Go to:
Drug donation

For over a decade, OCP operations were exclusively based on the spraying of insecticides by helicopters and aircraft over the breeding sites of vector blackflies in order to kill their larvae. Following the registration of ivermectin (produced under the brand name Mectizan®) for human use in 1987, in a hitherto unprecedented move and with unheralded commitment, Mectizan® was donated by the manufacturing company, Merck & Co. Inc., to treat onchocerciasis in all endemic countries for as long as it was needed. The resultant drug donation programme was the first, largest, longest running and most successful of all—and proved a model for all others that have followed. Ivermectin began to be distributed in 1988, with operations being organized through the independent Mectizan Donation Program (MDP) established and funded by Merck. Thereafter, OCP control operations changed from exclusive vector control to larviciding combined with ivermectin treatment or, in some areas, to ivermectin treatment alone. Ivermectin swiftly became the drug of choice for the treatment of Onchocerciasis due to its unique and potent microfilaricidal effects, the absence of severe side effects and its excellent safety. It is now the sole tool being used in disease elimination campaigns in the 16 other African countries where the disease exists, orchestrated by the African Programme for Onchocerciasis Control (APOC), which commenced operations in 1996. A single annual dose of 150 µg/kg of ivermectin, given orally, can reduce the level of skin microfilariae to zero and, by interfering with worm embryogenesis, can delay the build-up of new microfilariae for a period of up to two years. OCP was closed in December 2002 after virtually stopping disease transmission in all target nations except Sierra Leone where operations were hampered by civil war.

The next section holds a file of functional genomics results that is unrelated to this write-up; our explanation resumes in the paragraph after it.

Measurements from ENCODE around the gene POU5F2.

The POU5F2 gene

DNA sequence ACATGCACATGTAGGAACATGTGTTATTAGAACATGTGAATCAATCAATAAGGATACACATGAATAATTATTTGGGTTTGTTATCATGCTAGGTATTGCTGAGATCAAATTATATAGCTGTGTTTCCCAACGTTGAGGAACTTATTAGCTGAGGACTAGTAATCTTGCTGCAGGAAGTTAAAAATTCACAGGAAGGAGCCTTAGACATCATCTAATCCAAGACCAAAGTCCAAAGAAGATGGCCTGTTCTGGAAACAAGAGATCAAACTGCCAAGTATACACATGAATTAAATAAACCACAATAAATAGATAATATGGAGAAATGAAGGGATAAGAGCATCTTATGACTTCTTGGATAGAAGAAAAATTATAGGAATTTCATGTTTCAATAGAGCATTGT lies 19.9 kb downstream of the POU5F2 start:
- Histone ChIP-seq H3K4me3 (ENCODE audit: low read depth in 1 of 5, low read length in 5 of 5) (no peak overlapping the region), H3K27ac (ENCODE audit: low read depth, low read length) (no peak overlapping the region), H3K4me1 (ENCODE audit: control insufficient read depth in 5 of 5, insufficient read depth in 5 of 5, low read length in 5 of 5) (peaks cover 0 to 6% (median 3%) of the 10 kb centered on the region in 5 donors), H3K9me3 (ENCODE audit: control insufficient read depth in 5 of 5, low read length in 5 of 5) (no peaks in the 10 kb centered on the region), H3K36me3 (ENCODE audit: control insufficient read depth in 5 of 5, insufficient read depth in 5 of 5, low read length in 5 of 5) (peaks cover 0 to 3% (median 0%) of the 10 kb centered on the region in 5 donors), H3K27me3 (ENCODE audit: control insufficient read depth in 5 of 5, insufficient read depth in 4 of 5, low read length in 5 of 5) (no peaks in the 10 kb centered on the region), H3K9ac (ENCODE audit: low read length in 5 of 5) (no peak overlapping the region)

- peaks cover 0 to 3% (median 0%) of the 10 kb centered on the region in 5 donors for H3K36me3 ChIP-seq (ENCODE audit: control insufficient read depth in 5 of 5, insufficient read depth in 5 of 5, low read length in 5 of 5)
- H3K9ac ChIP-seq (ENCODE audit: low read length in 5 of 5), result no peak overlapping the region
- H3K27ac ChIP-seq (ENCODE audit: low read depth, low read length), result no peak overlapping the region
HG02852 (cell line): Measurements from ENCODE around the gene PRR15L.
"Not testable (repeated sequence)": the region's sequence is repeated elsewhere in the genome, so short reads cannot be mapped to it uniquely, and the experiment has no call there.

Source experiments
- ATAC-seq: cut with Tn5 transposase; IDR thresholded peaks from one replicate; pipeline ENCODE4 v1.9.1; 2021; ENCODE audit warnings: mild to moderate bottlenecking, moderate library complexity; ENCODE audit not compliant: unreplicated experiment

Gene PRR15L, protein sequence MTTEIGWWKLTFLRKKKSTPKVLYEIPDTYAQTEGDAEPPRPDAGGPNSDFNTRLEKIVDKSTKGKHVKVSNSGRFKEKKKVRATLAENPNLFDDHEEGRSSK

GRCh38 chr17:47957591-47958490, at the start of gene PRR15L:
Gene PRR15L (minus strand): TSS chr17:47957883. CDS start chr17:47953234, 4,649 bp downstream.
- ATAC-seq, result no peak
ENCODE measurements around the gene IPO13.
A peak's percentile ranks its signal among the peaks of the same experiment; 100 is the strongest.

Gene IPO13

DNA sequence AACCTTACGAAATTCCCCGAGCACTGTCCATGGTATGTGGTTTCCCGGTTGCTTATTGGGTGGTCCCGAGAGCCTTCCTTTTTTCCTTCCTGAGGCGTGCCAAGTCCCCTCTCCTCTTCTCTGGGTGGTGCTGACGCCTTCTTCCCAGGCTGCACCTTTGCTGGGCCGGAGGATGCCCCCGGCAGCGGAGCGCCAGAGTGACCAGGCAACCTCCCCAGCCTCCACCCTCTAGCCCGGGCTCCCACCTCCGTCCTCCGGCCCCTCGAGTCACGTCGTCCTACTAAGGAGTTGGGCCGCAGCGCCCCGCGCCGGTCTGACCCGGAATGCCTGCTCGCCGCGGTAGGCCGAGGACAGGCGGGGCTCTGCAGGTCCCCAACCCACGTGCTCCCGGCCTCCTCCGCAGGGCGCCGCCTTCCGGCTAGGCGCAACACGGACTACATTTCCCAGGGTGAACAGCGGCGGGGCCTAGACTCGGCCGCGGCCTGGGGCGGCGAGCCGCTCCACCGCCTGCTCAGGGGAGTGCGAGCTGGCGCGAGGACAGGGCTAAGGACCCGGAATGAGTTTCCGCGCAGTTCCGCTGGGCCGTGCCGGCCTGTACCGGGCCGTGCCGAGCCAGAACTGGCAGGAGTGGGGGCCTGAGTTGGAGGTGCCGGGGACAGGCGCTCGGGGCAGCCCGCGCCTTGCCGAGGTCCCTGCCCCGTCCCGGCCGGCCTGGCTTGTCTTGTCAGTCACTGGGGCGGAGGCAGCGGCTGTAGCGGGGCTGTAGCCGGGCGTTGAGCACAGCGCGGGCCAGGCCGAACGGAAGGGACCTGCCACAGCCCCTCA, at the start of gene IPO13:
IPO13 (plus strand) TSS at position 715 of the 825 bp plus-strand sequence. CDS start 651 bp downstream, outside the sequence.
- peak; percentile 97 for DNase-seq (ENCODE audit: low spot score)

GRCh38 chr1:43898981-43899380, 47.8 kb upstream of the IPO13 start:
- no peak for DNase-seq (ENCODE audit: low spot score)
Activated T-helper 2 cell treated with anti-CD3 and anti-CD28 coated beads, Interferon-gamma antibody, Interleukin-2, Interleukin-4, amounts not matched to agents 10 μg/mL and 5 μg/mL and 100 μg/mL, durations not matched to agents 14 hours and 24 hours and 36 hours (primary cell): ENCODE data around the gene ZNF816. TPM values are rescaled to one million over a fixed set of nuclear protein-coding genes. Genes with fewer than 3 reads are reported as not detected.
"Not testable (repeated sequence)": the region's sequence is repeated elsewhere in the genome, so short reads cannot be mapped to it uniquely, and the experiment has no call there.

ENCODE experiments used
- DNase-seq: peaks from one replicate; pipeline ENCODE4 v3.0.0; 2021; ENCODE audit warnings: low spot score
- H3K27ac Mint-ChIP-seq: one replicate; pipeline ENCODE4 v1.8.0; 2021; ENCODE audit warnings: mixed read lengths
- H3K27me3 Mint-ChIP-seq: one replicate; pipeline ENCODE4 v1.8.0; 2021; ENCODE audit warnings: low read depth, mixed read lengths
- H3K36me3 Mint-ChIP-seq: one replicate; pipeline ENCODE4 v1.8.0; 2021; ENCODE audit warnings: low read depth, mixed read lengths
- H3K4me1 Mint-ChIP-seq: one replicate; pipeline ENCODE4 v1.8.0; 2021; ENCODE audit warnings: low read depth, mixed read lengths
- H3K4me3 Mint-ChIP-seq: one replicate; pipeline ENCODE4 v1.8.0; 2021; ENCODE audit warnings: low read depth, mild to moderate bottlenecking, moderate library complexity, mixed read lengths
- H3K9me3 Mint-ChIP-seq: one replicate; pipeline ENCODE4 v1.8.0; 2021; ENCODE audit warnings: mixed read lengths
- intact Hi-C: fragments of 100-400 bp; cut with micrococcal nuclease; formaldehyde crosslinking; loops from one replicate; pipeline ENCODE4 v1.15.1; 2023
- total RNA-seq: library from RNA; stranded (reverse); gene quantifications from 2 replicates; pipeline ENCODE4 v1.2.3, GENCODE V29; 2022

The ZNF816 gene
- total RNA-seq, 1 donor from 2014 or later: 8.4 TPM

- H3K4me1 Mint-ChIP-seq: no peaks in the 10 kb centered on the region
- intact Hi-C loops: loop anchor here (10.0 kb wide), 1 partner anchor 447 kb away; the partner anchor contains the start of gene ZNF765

The process, from the discovery of ivermectin’s activity against onchocercal microfilariae to the successful distribution programme from 1988 onward, was neither an easy or direct path. Success was achieved through groundbreaking and innovative partnerships. The journey was a complex undertaking, incorporating scientific uncertainty, conflicting views, ambiguity, frustration, individual innovation and unexpected twists and turns. The actual discovery of ivermectin was an international team effort involving a unique, pioneering Public Sector/Private Sector partnership and the commitment and vision of several key individuals. Ivermectin’s development into a drug for human use also involved a number of organizational, individual and pharmacological variables—together with a large slice of luck, educated insight and personal commitment.

Go to:
Development of ivermectin for human use

In the mid-1970s, the global community mobilized itself to address the major problems of neglected tropical diseases. Following the setting up of the OCP in 1974, the UN-based Special Programme for Research & Training in Tropical Diseases (TDR) was established in 1975.20) Onchocerciasis, one of two filarial infections among TDR’s eight target diseases, was at that time a major public health problem affecting 20–40 million people in endemic areas. At exactly this time, a specialized novel anthelmintic mouse screening model in Merck’s research laboratories was identifying the avermectins in the microbial sample sent by the Kitasato Institute, of which ivermectin would become the most successful derivative.

At the time, there were no safe and acceptable drugs available to treat Onchocerciasis, which had plagued Africa for centuries, effectively leading to the creation of the OCP and its vector control focus. TDR quickly found that, despite many pharmaceutical companies, such as Bayer, Hoffman-LaRoche, CIBA-Geigy and Rhône-Poulenc, carrying out routing screening for filaricidal compounds, no companies were interested in developing suitable anti-Onchocerca drugs, as there was no apparent commercial market. Worse still, Onchocerca species would not develop to maturity in any rodents, making it impossible to screen compounds in an animal model against the target organism.21) It had been shown that O. volvulus could infect chimpanzees (Pan troglodites) but it was deemed unethical to use these animals for the necessary large-scale research, even though some testing of compounds was undertaken.22,23) Consequently, the OCP opted to devote operations to aerial larviciding via helicopters and small fixed-wing planes. It was a very ‘vertical’ programme, mainly coordinated through the World Bank and other UN agencies, with multimillion dollar contracts given to a US-based helicopter company and to an American chemical company for the insecticides.